SALT LAKE CITY — How bad would life have to be to wish — like George Bailey in "It's a Wonderful Life" — that you had never been born? And is any human so wise or all-knowing to make that decision for someone else?
Those are the kinds of questions Dr. Ted Liou, a cystic fibrosis researcher at the University of Utah, pondered while preparing an editorial he had published Wednesday in the Journal of the American Medical Association.
Liou works with people like Matt Meese, a 30-something financial planner with the disease, and Mike and Alta Hales, who have a child with CF, putting a larger family in doubt for them.
Because of genetic testing, they all know how likely they are to pass the disease, which causes chronic respiratory and digestive problems, along to their children. Yet all believe that a soul — one human life — is a priceless gift from God. The question they, and millions of other future parents, will have to ponder is this: Where you do draw the line on the risk of perpetuating a potentially devastating disease versus the rewards of giving life to another?
Liou doesn't pretend to know. His editorial comments on an Italian study that compared a cohort of parents who knew they could pass the disease along and decided not to have children, with another group that carried the disease but didn't screen for CF before getting pregnant. The overwhelming tendency of informed parents was to forgo pregnancy.
"If you have no technology (for screening), then there are no choices to make. But when you have all this information and are given the power to act on it, then it brings into focus what you have to decide. It should make people stop and think about what do they really believe — not about trivial things but about the worth of human life, God, ethics, morals, parenting, the duty of parents toward sick children," he said.
As genetic testing for any number of diseases becomes more widespread, those issues will become pertinent for millions of potential parents.
As recently as the 1960s, children born with CF died by about age 6, he said, yet "even assuming today's therapies will be all that's available in the future, the average lifespan of a baby born in 2009 is 37, and with medical advances, they'll probably average better than that."
Meese said he was diagnosed in 1979, at 18 months. He was the youngest of five children and the only one with CF. His parents decided he should live the same kind of life as his siblings to the extent that he could. He went to summer camp for years with other CF patients and grew close to a group of nine others who had similar symptoms but struggled with their illness to varying degrees.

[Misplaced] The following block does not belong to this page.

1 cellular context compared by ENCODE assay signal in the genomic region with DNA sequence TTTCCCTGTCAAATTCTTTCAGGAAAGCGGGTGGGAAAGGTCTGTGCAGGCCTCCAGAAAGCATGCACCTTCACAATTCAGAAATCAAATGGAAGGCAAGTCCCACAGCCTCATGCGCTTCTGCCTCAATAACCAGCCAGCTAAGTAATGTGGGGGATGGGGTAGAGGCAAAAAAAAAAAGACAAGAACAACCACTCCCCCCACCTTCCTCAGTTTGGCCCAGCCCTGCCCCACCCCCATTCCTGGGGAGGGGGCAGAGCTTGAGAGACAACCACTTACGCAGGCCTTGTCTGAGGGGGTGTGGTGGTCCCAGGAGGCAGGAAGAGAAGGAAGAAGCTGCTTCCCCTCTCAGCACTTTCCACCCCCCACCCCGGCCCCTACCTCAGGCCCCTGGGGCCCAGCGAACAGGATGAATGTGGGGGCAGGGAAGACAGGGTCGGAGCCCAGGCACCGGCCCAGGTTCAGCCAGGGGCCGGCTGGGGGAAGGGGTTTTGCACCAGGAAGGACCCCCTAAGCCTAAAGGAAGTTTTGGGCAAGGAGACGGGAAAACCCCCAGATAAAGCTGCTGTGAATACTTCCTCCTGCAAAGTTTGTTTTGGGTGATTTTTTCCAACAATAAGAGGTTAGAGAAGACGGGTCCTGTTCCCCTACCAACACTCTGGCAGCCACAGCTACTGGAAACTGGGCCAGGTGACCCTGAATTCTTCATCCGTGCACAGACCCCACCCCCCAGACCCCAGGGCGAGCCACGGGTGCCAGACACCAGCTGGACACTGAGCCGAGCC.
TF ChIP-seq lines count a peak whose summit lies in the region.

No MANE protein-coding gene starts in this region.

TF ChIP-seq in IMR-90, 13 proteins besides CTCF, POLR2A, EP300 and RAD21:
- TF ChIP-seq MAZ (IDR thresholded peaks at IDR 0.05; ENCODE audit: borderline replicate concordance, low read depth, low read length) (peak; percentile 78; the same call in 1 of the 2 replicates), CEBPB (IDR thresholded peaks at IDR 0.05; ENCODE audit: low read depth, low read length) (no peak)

"There were 10 of us, and only three of us are left," he said, noting some died during childhood while others lived longer. One of his closest friends married and died before his first wedding anniversary.
"I've been to lots of funerals and planted lots of memorial trees. … A lot of them died before I went on my (LDS Church) mission," a two-year assignment during which he was able to take care of his own treatments. He came home for a short hospital stay at one point but returned immediately to his assignment and was able to finish.
"I've had a great life. Even my friends who died at 18 said they had a really full life. I would never second-guess this (his chance at life) … and I would do it again," Meese said, adding that he hopes to live another 20 to 30 years because his disease is not as severe as that of many of his friends.
Mike and Alta Hales had no clue that either of them was an CF carrier. The young couple planned to have four children, but they have decided their current family of three will suffice after their youngest was diagnosed with CF. Their son Elliot still weighed less than 6 pounds at 2 months of age, and doctors at Primary Children's Medical Center tested him for CF early on when they were told of his inability to gain weight and his constant diaper changes.
"It was a complete bombshell," Mike Hales said. With treatment, Elliot has gained weight and is living a happy life, despite the treatments he must undergo two times daily and the medications he takes. He's now 2 years old, and his parents keep him away from many social activities they would otherwise attend because catching a simple cold could spell medical disaster for him.
Travel is difficult and must be meticulously planned. The daily family schedule is formulated around Elliot's treatments and medications. He does not spend time in the nursery at church and won't go to preschool or kindergarten, his mother said, to help him avoid becoming infected with germs that could kill him.
The medication he currently takes costs $1,200 per month, though the family has financial help with most of that cost. But as he grows, Elliot likely will need changes in his medication and treatment regimen, all of which leaves his parents wondering what that will mean for the family as a whole.
Yet both agree they would never trade the opportunity to raise their son, whether they knew in advance about his disease or not.
"Despite the challenges, there are great rewards and blessings that come with this," Mike Hales said. "We've seen support from the community and our families that we never would have seen had he not had CF. That's been amazing."
Both believe that advances in medication and treatment could one day mean a cure for their son.
"We're hopeful," Alta Hales said. "If they were to tell us there would be a cure next year, or there was a pill you could take every day to cure it, we would probably have another child. But for now, three is perfect."